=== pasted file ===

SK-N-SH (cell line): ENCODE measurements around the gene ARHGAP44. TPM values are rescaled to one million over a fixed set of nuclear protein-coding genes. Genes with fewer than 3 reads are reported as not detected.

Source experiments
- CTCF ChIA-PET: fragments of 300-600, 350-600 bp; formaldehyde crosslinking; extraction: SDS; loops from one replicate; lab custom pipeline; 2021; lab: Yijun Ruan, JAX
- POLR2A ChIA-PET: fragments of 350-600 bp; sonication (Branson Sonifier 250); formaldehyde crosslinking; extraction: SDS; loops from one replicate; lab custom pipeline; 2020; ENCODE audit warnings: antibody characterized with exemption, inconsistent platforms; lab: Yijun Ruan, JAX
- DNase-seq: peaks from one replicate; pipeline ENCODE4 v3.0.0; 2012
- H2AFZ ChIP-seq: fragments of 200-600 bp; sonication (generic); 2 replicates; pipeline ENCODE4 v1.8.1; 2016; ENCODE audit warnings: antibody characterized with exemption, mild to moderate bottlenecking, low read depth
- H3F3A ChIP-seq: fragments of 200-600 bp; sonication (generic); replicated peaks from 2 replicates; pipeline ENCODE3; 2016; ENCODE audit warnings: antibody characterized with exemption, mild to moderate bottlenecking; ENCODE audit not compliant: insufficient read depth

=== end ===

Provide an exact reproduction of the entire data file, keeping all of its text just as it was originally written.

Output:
SK-N-SH (cell line): ENCODE measurements around the gene ARHGAP44. TPM values are rescaled to one million over a fixed set of nuclear protein-coding genes. Genes with fewer than 3 reads are reported as not detected.

Source experiments
- CTCF ChIA-PET: fragments of 300-600, 350-600 bp; formaldehyde crosslinking; extraction: SDS; loops from one replicate; lab custom pipeline; 2021; lab: Yijun Ruan, JAX
- POLR2A ChIA-PET: fragments of 350-600 bp; sonication (Branson Sonifier 250); formaldehyde crosslinking; extraction: SDS; loops from one replicate; lab custom pipeline; 2020; ENCODE audit warnings: antibody characterized with exemption, inconsistent platforms; lab: Yijun Ruan, JAX
- DNase-seq: peaks from one replicate; pipeline ENCODE4 v3.0.0; 2012
- H2AFZ ChIP-seq: fragments of 200-600 bp; sonication (generic); 2 replicates; pipeline ENCODE4 v1.8.1; 2016; ENCODE audit warnings: antibody characterized with exemption, mild to moderate bottlenecking, low read depth
- H3F3A ChIP-seq: fragments of 200-600 bp; sonication (generic); replicated peaks from 2 replicates; pipeline ENCODE3; 2016; ENCODE audit warnings: antibody characterized with exemption, mild to moderate bottlenecking; ENCODE audit not compliant: insufficient read depth